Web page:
Saturday, April 30, 2011

Twenty Miles

Well, we're anchored up in Half Moon Bay, just twenty miles south of San Francisco, waiting out a few days of high winds before we continue south.

We were so happy to finally leave Alameda... Alisa was dancing on the back deck as we motored away from the marina.

We spent the night in Sausalito - our first night at anchor on Galactic.  The next morning we sailed under the Golden Gate bridge - we on Galactic always put our hands in the air when we go under a bridge.

I was a little blasé about catching the flood tide through the Golden Gate, thinking that conditions on the bar would be pretty mellow even if we didn't get the tide right.

Well, I was wrong. We sailed out into a strong breeze with the ebb tide against the swell, which gave us an hour of putting up with steep waves right on the bow.  Elias was happy about the motion, though a little giddy about it all...

Hmmm... If that clip had loaded correctly, you would have noticed that Eric was looking a little groggy.  He was like that for much of the day - soundly asleep, waking only to eat and then vomit.  At one point Alisa got drenched in vomited-up milk - the romance of sailing with small children!

We're a little concerned that he was showing the classic signs of seasickness - Elias has never been seasick, so we never even considered the possibility that Eric would suffer...  Fingers crossed that it was a one-time thing!

It was a blustery day, and we were very happy with the way that the boat sailed.  There were a lot of bugs of course - things came unlashed; the preventer system I had set up wasn't all that hot; the cook, feeling worse for the motion, took forty minutes to produce top ramen for lunch.  And Elias, who of course hasn't sailed in a year, surprised us by being scared by the rolling motion of the boat.  "It's gonna tip!", he kept saying, sounding very much like someone who didn't sail across the equator before he was two.

So it was a slightly frazzled crew that arrived in Half Moon Bay.  But we're loving the feeling, after all the money and effort that we've expended on this new boat, to be living on the water again, heading somewhere far away.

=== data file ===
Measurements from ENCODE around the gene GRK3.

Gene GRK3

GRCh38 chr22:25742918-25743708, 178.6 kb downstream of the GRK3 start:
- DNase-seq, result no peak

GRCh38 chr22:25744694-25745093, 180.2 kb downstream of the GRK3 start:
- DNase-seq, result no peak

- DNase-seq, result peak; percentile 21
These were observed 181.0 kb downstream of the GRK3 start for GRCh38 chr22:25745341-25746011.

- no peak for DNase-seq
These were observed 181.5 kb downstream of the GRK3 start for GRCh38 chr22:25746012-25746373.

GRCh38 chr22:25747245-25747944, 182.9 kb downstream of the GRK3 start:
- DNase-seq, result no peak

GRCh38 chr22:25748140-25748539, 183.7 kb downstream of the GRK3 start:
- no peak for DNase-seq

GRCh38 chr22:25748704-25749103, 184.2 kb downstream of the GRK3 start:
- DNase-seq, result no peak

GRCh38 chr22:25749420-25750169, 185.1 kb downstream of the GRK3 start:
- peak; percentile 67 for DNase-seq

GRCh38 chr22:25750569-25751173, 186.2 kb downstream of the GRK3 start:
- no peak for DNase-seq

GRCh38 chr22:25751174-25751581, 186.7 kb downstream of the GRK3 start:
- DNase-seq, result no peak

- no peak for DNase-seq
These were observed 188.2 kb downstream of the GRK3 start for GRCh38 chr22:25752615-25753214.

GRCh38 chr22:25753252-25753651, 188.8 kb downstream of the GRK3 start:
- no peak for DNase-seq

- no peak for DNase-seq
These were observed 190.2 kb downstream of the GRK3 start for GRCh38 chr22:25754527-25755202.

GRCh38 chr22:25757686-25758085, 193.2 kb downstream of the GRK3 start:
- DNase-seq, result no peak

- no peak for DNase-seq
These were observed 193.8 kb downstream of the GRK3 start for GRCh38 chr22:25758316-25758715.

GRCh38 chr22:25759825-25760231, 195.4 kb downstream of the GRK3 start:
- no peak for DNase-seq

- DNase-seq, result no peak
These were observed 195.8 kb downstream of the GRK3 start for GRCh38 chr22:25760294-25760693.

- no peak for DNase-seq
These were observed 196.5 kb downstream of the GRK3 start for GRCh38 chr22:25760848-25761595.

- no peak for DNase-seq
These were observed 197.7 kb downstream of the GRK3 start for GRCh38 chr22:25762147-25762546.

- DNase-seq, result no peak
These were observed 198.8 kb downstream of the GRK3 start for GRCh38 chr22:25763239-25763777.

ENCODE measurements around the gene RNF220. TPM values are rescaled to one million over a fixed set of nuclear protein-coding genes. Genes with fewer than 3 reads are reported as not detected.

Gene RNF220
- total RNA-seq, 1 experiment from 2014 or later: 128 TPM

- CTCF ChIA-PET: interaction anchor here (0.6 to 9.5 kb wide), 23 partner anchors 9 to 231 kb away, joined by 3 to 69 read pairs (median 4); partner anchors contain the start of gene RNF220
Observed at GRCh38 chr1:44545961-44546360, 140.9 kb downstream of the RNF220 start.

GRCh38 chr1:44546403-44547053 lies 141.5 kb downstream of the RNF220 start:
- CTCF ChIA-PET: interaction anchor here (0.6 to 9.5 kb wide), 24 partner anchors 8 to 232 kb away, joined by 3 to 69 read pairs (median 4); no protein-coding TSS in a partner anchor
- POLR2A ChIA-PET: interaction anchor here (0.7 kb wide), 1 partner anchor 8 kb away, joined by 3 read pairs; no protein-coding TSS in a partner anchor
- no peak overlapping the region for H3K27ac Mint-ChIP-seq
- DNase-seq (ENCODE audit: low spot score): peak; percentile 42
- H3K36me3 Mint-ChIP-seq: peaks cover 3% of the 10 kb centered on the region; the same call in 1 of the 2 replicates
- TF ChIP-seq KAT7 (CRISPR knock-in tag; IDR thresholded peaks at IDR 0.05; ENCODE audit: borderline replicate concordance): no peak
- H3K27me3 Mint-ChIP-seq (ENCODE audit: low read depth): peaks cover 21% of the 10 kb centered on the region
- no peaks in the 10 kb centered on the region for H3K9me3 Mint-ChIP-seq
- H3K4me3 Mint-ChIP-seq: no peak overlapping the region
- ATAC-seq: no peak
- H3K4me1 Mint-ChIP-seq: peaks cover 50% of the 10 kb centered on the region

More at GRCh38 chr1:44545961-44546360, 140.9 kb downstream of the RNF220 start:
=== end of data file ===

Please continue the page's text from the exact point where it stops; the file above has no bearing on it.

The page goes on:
Tuesday, April 26, 2011


Could it be?

Tomorrow, we have agreed, would be as good a day as any to begin our sail to Australia.

Monday, April 25, 2011

Survival Suits

Almost everyone who is on the water in Alaska carries survival suits, full-body neoprene outfits that dramatically increase the chances of survival for anyone who ends up in cold water.  We always carried ours on Pelagic, and they followed us onto Galactic.  We wouldn't buy them just for the trip to Australia, but we hope to eventually sail Galactic into high latitudes, so we're holding onto them.  And if you have survival suits on board, you need to occasionally practice getting into them.  So after lunch today, we all took turns getting into our suits - even Eric.

-Trying on survival suits, said Alisa.  You know we're getting close to leaving.

Sunday, April 24, 2011

Yacht Jewelry

One of our rallying cries during this period of boat prep has been, 'It's cheaper here than in Australia'.  Whenever we consider whether we should get something for the boat now or wait for a year or so, we tend to get it now, since the current exchange rate means that boat gear will be so much more expensive once we get to Oz.

But at times recently we've find ourselves getting carried away, and bringing shiny yacht jewelry aboard Galactic.  A good example is the gaudy new radar mount that I'm holding in the picture above - way too shiny and expensive for something that just needs to serve as a plate to bolt the radar to!  When I found myself installing this thing I realized that we had let ourselves get sucked into the nonsensical, money-pit side of California yachting.